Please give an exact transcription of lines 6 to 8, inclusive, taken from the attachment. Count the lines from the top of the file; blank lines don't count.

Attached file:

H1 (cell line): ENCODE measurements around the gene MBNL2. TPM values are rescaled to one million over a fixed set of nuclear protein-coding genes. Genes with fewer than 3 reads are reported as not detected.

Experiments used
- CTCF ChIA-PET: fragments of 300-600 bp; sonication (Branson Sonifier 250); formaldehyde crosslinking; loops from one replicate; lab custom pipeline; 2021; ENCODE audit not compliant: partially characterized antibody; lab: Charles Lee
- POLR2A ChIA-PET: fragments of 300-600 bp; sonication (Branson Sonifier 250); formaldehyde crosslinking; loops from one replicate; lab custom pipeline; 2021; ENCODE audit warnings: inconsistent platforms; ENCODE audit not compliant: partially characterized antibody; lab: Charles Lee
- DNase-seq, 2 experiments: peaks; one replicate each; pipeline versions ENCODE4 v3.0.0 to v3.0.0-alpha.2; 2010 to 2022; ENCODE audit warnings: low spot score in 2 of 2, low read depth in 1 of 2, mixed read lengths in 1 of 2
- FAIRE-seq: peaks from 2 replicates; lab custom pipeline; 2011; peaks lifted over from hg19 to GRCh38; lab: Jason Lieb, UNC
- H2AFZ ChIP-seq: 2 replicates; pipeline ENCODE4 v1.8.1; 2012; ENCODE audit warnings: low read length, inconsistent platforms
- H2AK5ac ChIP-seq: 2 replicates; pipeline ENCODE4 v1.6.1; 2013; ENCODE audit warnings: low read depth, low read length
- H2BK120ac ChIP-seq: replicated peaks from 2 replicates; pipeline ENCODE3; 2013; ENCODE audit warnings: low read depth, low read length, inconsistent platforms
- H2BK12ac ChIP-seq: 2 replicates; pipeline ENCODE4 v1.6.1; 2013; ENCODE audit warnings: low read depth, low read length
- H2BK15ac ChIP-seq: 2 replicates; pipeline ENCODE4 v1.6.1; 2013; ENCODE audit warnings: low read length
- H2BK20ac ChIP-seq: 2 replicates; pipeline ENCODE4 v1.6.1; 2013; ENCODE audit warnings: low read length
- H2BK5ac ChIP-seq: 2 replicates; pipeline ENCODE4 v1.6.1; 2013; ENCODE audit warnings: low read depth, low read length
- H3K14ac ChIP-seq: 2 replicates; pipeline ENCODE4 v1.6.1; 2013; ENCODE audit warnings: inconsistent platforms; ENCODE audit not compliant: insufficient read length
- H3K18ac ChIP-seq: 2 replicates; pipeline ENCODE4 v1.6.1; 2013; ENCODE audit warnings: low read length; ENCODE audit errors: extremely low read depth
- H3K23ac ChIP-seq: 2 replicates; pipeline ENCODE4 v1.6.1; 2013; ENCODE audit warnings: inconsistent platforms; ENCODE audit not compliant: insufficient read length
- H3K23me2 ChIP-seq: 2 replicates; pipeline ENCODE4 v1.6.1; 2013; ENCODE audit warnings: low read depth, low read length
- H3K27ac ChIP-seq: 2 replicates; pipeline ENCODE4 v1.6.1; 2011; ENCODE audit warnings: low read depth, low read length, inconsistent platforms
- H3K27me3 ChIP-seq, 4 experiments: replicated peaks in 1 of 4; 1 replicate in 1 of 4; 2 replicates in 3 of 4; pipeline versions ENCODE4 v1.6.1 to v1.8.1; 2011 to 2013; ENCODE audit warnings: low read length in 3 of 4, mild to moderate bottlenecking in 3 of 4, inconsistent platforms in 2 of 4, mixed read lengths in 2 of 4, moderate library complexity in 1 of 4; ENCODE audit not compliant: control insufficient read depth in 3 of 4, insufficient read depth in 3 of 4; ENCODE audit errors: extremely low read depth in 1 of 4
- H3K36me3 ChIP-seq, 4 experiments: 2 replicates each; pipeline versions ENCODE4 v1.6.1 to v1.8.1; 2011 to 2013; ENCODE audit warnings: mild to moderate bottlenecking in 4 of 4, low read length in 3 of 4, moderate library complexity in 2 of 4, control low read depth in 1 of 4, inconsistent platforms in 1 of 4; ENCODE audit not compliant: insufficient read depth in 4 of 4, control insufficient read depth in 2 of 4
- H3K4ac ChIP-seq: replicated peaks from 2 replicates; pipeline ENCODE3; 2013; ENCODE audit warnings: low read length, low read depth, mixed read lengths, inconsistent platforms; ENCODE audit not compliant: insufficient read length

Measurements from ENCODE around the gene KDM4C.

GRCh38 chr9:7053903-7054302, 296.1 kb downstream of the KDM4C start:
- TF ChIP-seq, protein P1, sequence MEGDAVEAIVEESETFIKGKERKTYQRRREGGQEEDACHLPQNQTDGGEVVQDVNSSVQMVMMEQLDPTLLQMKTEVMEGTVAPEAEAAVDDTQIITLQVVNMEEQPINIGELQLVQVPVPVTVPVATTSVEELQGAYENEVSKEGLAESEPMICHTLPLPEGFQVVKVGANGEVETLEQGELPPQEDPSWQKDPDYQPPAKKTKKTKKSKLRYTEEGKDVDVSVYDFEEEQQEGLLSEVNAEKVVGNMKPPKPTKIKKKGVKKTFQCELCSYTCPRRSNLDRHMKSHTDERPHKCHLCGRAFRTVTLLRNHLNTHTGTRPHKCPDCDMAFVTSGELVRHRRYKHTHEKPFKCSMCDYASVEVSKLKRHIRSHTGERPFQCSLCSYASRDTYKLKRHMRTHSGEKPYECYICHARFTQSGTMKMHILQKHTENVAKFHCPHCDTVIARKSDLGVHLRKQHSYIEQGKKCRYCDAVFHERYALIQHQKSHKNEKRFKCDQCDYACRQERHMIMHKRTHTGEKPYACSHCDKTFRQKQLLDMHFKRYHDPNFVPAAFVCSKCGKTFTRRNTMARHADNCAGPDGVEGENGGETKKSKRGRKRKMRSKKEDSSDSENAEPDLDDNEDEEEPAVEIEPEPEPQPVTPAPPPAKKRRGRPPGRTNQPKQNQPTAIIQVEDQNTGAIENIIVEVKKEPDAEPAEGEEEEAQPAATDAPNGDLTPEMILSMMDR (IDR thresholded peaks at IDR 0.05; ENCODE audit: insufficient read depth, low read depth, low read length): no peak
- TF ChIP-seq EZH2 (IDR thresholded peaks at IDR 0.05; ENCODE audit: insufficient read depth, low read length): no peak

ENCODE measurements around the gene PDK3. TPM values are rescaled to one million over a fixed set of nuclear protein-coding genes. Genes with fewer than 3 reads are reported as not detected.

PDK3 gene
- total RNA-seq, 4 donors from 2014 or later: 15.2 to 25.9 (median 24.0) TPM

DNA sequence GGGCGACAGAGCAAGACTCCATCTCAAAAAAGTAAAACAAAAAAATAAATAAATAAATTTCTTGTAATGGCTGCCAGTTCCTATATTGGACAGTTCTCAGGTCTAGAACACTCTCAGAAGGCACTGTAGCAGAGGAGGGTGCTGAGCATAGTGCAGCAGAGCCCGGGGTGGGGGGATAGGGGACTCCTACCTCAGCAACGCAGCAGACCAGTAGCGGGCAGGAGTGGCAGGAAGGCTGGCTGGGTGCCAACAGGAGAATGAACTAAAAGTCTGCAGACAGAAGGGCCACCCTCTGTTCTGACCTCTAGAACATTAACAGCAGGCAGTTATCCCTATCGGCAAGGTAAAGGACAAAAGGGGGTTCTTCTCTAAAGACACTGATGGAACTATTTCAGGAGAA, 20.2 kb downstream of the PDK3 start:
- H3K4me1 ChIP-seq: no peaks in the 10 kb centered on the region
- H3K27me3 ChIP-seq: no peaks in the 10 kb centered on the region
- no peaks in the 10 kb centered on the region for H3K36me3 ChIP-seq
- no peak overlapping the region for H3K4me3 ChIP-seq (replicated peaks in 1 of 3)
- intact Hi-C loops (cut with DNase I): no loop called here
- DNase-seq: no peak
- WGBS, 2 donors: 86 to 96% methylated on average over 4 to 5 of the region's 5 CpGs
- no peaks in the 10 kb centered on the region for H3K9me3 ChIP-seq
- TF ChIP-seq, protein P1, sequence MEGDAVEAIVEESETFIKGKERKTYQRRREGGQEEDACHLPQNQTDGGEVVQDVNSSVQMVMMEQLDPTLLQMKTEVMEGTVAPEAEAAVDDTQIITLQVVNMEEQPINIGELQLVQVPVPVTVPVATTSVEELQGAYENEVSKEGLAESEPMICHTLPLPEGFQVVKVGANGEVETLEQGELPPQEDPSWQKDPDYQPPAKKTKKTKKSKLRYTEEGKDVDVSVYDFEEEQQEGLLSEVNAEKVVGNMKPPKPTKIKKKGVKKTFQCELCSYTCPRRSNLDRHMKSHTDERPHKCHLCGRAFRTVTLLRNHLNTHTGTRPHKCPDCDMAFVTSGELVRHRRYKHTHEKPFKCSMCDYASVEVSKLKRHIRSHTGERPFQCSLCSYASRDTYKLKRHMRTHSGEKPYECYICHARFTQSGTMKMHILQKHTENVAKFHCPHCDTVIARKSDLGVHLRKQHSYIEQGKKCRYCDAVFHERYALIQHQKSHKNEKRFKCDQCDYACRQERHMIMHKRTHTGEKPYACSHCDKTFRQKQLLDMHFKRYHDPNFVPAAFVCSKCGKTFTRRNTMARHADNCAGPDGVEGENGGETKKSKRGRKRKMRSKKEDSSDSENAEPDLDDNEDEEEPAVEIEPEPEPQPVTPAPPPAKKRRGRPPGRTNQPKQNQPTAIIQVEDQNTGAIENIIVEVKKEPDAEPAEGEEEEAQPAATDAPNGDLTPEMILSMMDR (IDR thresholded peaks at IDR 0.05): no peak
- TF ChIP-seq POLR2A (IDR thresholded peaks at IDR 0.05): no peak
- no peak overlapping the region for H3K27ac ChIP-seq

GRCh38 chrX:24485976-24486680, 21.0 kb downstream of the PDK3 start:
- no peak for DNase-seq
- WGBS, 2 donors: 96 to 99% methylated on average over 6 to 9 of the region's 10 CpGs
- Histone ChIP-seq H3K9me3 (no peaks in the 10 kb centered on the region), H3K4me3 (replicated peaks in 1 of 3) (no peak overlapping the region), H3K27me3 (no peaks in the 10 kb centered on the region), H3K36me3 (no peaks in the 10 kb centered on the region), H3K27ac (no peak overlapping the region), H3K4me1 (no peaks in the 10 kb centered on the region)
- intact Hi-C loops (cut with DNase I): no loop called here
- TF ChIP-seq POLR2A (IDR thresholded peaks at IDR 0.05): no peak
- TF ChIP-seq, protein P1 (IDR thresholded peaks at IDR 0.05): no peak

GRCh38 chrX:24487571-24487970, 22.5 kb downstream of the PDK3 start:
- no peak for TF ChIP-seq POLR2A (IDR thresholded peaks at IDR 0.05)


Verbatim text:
- FAIRE-seq: peaks from 2 replicates; lab custom pipeline; 2011; peaks lifted over from hg19 to GRCh38; lab: Jason Lieb, UNC
- H2AFZ ChIP-seq: 2 replicates; pipeline ENCODE4 v1.8.1; 2012; ENCODE audit warnings: low read length, inconsistent platforms
- H2AK5ac ChIP-seq: 2 replicates; pipeline ENCODE4 v1.6.1; 2013; ENCODE audit warnings: low read depth, low read length